Prior to the run of Sorkin's adaptation, another version of the play by Christopher Sergel had been available for license for over 50 years. Since the opening of Sorkin's adaptation, lawyers acting for Atticus Limited Liability Company (the company formed by Rudin for the Broadway production of To Kill a Mockingbird) claimed worldwide exclusivity for professional stage rights to any adaptation of Lee's book. The company has moved aggressively to shut down all other productions of To Kill a Mockingbird staged within 25 miles of any city ALLC determines to be a major metropolitan center that might eventually host the Sorkin adaptation – even though the companies had been legally granted rights by Dramatic Publishing Co. to produce the Sergel adaptation. One of the amateur companies, The Grand Theatre, estimated that the cancellation of Mockingbird would cost the theatre some $20,000. In the week that the New York Times story ran, it was revealed that Rudin had recently purchased a $15 million New York City home from former Vanity Fair editor Graydon Carter.
In 2013, after New York Times theatre reporter Patrick Healy published an interview with Colm Toibin, the author of Rudin's financially-unsuccessful The Testament of Mary, Rudin ran an advertisement in the Times, saying: "Let's give a big cuddly shout-out to Pat Healy, infant provocateur and amateur journalist at The New York Times. Keep it up, Pat -- one day perhaps you'll learn something about how Broadway works, and maybe even understand it."
In 2012, Rudin became one of the few people who have won an Emmy, Grammy, Oscar, and Tony Award, and the first producer to do so.
Rudin has drawn attention for his choice to withdraw from at least two major Broadway productions. He left the Pulitzer Prize-winning play Clybourne Park in February 2012 ahead of an April opening, due to a feud with writer Bruce Norris that was unrelated to the play. At the time, the New York Post's Michael Riedel said, "And like Merrick, he does not suffer fools, especially ones who go back on their word." Jujamcyn Theaters president Jordan Roth ultimately produced Clybourne Park, and it won the 2012 Tony Award for Best Play. In 2015, it was announced that Rudin would produce Groundhog Day, a musical adaptation of the film Groundhog Day, originally starring Bill Murray. Tim Minchin, who penned the award-winning adaptation of Roald Dahl’s Matilda The Musical, wrote the music and lyrics, and screenwriter Danny Rubin wrote the book. Rudin withdrew from the production in June 2016, citing creative differences with the production team. Groundhog Day opened on Broadway in 2017 and was a financial failure, closing after just five months.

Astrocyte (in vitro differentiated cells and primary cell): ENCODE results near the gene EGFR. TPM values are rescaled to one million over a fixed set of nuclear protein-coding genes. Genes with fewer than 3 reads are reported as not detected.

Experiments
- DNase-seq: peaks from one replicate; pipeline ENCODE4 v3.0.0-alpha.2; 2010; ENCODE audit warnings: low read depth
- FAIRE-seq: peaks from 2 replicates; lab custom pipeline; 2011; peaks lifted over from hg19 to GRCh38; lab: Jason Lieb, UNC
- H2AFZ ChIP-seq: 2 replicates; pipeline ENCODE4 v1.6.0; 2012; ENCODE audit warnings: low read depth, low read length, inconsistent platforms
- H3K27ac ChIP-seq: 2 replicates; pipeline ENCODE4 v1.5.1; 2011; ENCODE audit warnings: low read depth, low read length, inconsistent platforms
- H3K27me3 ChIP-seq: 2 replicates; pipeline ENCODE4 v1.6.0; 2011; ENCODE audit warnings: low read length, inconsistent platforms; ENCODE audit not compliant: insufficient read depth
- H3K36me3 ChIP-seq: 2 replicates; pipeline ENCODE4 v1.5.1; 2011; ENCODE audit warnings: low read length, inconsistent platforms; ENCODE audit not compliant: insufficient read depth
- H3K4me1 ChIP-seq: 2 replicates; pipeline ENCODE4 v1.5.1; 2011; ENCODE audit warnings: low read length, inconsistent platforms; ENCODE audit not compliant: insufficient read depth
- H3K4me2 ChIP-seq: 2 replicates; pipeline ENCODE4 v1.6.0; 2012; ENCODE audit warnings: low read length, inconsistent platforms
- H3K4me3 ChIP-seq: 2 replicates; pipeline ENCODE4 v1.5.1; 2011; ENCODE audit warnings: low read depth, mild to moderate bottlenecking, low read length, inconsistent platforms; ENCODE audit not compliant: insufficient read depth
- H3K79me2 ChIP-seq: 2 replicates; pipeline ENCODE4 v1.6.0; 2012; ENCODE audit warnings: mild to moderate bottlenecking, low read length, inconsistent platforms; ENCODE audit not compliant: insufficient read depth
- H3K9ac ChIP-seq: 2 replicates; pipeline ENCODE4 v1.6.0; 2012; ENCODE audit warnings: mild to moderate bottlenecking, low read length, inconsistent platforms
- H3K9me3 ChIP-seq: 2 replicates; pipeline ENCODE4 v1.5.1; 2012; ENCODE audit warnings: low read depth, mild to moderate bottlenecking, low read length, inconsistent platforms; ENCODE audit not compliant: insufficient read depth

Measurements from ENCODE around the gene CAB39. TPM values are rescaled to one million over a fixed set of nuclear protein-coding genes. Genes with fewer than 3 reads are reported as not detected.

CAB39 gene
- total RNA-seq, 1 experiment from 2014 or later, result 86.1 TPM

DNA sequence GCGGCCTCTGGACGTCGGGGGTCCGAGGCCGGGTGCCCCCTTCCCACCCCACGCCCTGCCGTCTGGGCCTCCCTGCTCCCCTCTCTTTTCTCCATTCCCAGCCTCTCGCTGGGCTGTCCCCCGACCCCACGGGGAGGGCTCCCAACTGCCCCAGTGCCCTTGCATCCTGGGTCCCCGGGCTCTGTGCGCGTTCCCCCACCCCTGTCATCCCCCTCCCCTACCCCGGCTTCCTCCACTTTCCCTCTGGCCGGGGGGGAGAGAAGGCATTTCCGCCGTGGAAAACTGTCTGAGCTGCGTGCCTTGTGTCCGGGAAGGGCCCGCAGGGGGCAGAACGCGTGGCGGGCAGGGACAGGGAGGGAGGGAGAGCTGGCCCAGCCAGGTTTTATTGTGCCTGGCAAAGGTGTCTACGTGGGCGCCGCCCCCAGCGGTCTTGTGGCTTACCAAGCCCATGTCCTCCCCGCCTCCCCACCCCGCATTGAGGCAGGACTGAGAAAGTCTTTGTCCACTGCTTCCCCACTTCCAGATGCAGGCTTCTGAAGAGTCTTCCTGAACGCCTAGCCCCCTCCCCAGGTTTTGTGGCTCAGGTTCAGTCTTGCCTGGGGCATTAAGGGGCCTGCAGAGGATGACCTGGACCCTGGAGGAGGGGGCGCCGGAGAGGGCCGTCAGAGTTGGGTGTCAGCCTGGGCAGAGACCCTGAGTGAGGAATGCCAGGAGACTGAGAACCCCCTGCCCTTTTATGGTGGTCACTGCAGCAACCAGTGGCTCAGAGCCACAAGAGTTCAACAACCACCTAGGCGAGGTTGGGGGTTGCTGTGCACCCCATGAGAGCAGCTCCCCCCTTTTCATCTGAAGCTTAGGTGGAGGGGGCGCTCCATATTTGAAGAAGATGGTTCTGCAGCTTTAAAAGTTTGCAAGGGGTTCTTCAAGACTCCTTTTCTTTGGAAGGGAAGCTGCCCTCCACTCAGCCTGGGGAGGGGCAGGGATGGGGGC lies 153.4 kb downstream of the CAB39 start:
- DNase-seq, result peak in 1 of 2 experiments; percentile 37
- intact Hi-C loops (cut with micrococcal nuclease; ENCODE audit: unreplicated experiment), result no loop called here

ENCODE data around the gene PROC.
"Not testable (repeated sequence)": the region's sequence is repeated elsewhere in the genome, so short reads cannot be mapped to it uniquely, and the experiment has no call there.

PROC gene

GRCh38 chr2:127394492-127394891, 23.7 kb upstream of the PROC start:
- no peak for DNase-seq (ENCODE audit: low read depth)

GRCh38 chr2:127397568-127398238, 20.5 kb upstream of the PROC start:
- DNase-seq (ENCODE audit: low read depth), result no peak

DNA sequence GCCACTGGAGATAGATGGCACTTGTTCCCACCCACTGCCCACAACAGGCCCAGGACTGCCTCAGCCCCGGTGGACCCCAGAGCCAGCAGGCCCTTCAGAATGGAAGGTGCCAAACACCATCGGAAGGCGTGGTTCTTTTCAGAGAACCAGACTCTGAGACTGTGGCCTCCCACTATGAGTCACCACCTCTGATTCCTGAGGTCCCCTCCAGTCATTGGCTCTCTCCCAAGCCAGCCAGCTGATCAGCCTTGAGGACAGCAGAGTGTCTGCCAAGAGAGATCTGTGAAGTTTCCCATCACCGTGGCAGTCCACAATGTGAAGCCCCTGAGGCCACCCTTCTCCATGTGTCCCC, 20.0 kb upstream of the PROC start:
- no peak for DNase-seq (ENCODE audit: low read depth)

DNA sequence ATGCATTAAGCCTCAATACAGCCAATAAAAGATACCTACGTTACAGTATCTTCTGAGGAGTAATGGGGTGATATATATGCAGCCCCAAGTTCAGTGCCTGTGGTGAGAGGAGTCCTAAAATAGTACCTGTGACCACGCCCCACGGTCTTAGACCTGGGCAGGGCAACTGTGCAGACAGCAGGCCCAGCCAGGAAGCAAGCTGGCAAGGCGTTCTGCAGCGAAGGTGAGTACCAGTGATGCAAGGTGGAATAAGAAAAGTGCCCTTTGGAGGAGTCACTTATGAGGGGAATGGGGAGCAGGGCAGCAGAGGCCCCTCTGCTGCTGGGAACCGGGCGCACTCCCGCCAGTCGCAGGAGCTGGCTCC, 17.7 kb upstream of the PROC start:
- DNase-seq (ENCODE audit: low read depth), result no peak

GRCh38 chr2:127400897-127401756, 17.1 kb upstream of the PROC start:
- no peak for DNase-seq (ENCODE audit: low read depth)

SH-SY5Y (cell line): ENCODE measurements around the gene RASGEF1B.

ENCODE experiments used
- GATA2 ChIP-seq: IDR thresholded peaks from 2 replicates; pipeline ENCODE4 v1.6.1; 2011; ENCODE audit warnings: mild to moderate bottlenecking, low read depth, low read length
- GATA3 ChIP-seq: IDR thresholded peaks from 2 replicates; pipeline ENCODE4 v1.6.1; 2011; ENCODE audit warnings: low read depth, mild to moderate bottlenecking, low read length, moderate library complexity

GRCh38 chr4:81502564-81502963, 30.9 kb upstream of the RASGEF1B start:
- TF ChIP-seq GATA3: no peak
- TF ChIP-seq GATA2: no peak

In 2012, Rudin became the first producer to win an Emmy, Grammy, Oscar, and Tony Award.
Since 2011, Rudin has won Tony Awards for producing Arthur Miller's Death of a Salesman (directed by Mike Nichols and starring Philip Seymour Hoffman and Andrew Garfield), Lorraine Hansberry's A Raisin in the Sun (starring Denzel Washington), David Hare's Skylight (directed by Stephen Daldry and starring Carey Mulligan and Bill Nighy), Stephen Karam's The Humans, Ivo van Hove's staging of Arthur Miller's A View From The Bridge, and the record-breaking revival of Hello, Dolly! starring Bette Midler. Other notable productions include Larry David's Fish in the Dark, a hit comedy that took in "more than $13.5 million in advance sales at the box office [which] beats the previous record for a play, $13.05 million for the 2013 revival of Harold Pinter's Betrayal," which Rudin produced starring Daniel Craig and Rachel Weisz.
At the 2011 Producers Guild of America (PGA) Awards, Rudin became the only person ever to be nominated twice in one year. He was nominated (along with Dana Brunetti, Ceán Chaffin and Michael De Luca) for producing the Facebook biographical film The Social Network and was also nominated (along with Joel and Ethan Coen) for their remake of the classic western True Grit (2010). That same year, the PGA also awarded Rudin the David O. Selznick Achievement Award in Motion Pictures which recognizes an individual's outstanding body of work in the field of motion picture production.
In 2010, Rudin and Carole Shorenstein Hays produced the first Broadway revival of August Wilson's Pulitzer Prize-winning play Fences, directed by Kenny Leon and starring Denzel Washington and Viola Davis. Fences garnered ten Tony Award nominations and three wins, including Best Revival of a Play, Best Actor for Washington, and Best Actress for Davis. He would later produce the 2016 film adaptation of Fences.
He has been called "Hollywood's biggest a-hole" (the New York Post's "Page Six"), "the most feared man in town" (The Hollywood Reporter), and notoriously hot-tempered. John Gregory Dunne wrote about his abusive treatment of subordinates. In a 2008 interview with NPR's All Things Considered, Rudin acknowledged having a temper, but said he has grown up.